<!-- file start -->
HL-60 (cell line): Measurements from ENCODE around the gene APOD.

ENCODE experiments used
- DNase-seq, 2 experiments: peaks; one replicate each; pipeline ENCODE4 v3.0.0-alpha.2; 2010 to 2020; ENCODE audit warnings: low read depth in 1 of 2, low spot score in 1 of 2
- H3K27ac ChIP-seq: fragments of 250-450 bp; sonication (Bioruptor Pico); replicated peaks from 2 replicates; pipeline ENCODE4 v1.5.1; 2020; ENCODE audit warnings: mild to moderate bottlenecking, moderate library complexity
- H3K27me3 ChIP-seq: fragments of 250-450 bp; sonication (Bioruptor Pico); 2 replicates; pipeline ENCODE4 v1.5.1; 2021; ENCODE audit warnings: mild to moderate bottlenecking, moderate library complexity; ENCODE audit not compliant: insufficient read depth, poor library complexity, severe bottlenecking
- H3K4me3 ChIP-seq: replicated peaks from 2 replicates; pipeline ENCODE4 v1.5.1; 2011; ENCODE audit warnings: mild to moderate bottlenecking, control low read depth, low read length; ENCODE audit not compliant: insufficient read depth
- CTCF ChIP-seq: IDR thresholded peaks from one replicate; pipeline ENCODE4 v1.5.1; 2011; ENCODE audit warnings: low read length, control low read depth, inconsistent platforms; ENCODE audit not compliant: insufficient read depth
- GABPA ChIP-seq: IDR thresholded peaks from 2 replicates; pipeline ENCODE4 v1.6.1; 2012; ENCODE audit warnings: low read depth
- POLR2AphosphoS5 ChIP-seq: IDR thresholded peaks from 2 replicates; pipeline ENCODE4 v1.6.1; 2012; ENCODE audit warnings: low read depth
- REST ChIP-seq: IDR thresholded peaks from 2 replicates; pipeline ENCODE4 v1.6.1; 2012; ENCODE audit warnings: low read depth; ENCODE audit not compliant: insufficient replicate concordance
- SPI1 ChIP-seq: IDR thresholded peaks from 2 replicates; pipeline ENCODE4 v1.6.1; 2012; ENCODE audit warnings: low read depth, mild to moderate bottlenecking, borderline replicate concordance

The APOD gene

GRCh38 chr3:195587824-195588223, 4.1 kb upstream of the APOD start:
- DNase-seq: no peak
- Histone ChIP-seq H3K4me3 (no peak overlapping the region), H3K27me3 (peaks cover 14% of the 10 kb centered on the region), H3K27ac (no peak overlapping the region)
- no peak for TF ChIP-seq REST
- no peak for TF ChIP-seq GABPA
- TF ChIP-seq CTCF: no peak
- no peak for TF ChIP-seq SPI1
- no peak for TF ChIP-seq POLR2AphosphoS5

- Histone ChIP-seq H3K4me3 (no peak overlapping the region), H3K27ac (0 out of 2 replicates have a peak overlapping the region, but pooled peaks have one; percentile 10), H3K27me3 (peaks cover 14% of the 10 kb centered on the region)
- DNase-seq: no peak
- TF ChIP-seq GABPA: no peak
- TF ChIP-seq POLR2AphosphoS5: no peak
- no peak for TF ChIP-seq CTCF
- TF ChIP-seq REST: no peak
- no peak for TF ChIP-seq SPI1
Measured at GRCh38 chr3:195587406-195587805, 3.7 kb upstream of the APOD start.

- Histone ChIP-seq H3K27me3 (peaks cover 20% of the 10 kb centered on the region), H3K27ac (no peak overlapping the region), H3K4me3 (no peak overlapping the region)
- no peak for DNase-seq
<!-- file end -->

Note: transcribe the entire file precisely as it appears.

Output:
HL-60 (cell line): Measurements from ENCODE around the gene APOD.

ENCODE experiments used
- DNase-seq, 2 experiments: peaks; one replicate each; pipeline ENCODE4 v3.0.0-alpha.2; 2010 to 2020; ENCODE audit warnings: low read depth in 1 of 2, low spot score in 1 of 2
- H3K27ac ChIP-seq: fragments of 250-450 bp; sonication (Bioruptor Pico); replicated peaks from 2 replicates; pipeline ENCODE4 v1.5.1; 2020; ENCODE audit warnings: mild to moderate bottlenecking, moderate library complexity
- H3K27me3 ChIP-seq: fragments of 250-450 bp; sonication (Bioruptor Pico); 2 replicates; pipeline ENCODE4 v1.5.1; 2021; ENCODE audit warnings: mild to moderate bottlenecking, moderate library complexity; ENCODE audit not compliant: insufficient read depth, poor library complexity, severe bottlenecking
- H3K4me3 ChIP-seq: replicated peaks from 2 replicates; pipeline ENCODE4 v1.5.1; 2011; ENCODE audit warnings: mild to moderate bottlenecking, control low read depth, low read length; ENCODE audit not compliant: insufficient read depth
- CTCF ChIP-seq: IDR thresholded peaks from one replicate; pipeline ENCODE4 v1.5.1; 2011; ENCODE audit warnings: low read length, control low read depth, inconsistent platforms; ENCODE audit not compliant: insufficient read depth
- GABPA ChIP-seq: IDR thresholded peaks from 2 replicates; pipeline ENCODE4 v1.6.1; 2012; ENCODE audit warnings: low read depth
- POLR2AphosphoS5 ChIP-seq: IDR thresholded peaks from 2 replicates; pipeline ENCODE4 v1.6.1; 2012; ENCODE audit warnings: low read depth
- REST ChIP-seq: IDR thresholded peaks from 2 replicates; pipeline ENCODE4 v1.6.1; 2012; ENCODE audit warnings: low read depth; ENCODE audit not compliant: insufficient replicate concordance
- SPI1 ChIP-seq: IDR thresholded peaks from 2 replicates; pipeline ENCODE4 v1.6.1; 2012; ENCODE audit warnings: low read depth, mild to moderate bottlenecking, borderline replicate concordance

The APOD gene

GRCh38 chr3:195587824-195588223, 4.1 kb upstream of the APOD start:
- DNase-seq: no peak
- Histone ChIP-seq H3K4me3 (no peak overlapping the region), H3K27me3 (peaks cover 14% of the 10 kb centered on the region), H3K27ac (no peak overlapping the region)
- no peak for TF ChIP-seq REST
- no peak for TF ChIP-seq GABPA
- TF ChIP-seq CTCF: no peak
- no peak for TF ChIP-seq SPI1
- no peak for TF ChIP-seq POLR2AphosphoS5

- Histone ChIP-seq H3K4me3 (no peak overlapping the region), H3K27ac (0 out of 2 replicates have a peak overlapping the region, but pooled peaks have one; percentile 10), H3K27me3 (peaks cover 14% of the 10 kb centered on the region)
- DNase-seq: no peak
- TF ChIP-seq GABPA: no peak
- TF ChIP-seq POLR2AphosphoS5: no peak
- no peak for TF ChIP-seq CTCF
- TF ChIP-seq REST: no peak
- no peak for TF ChIP-seq SPI1
Measured at GRCh38 chr3:195587406-195587805, 3.7 kb upstream of the APOD start.

- Histone ChIP-seq H3K27me3 (peaks cover 20% of the 10 kb centered on the region), H3K27ac (no peak overlapping the region), H3K4me3 (no peak overlapping the region)
- no peak for DNase-seq